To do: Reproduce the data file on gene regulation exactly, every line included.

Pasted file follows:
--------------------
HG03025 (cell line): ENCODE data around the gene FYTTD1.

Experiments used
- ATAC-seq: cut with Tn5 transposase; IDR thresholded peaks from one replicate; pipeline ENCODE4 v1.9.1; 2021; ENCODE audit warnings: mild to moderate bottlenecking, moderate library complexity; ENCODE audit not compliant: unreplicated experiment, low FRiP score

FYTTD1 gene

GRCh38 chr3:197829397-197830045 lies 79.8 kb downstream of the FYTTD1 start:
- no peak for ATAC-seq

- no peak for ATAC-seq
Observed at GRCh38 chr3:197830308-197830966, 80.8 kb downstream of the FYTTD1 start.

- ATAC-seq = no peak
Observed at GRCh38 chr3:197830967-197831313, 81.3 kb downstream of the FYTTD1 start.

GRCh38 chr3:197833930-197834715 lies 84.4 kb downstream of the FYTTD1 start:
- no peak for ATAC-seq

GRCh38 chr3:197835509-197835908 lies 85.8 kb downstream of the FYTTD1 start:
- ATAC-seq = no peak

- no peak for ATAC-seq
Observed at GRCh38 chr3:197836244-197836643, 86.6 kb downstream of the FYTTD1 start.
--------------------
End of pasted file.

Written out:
HG03025 (cell line): ENCODE data around the gene FYTTD1.

Experiments used
- ATAC-seq: cut with Tn5 transposase; IDR thresholded peaks from one replicate; pipeline ENCODE4 v1.9.1; 2021; ENCODE audit warnings: mild to moderate bottlenecking, moderate library complexity; ENCODE audit not compliant: unreplicated experiment, low FRiP score

FYTTD1 gene

GRCh38 chr3:197829397-197830045 lies 79.8 kb downstream of the FYTTD1 start:
- no peak for ATAC-seq

- no peak for ATAC-seq
Observed at GRCh38 chr3:197830308-197830966, 80.8 kb downstream of the FYTTD1 start.

- ATAC-seq = no peak
Observed at GRCh38 chr3:197830967-197831313, 81.3 kb downstream of the FYTTD1 start.

GRCh38 chr3:197833930-197834715 lies 84.4 kb downstream of the FYTTD1 start:
- no peak for ATAC-seq

GRCh38 chr3:197835509-197835908 lies 85.8 kb downstream of the FYTTD1 start:
- ATAC-seq = no peak

- no peak for ATAC-seq
Observed at GRCh38 chr3:197836244-197836643, 86.6 kb downstream of the FYTTD1 start.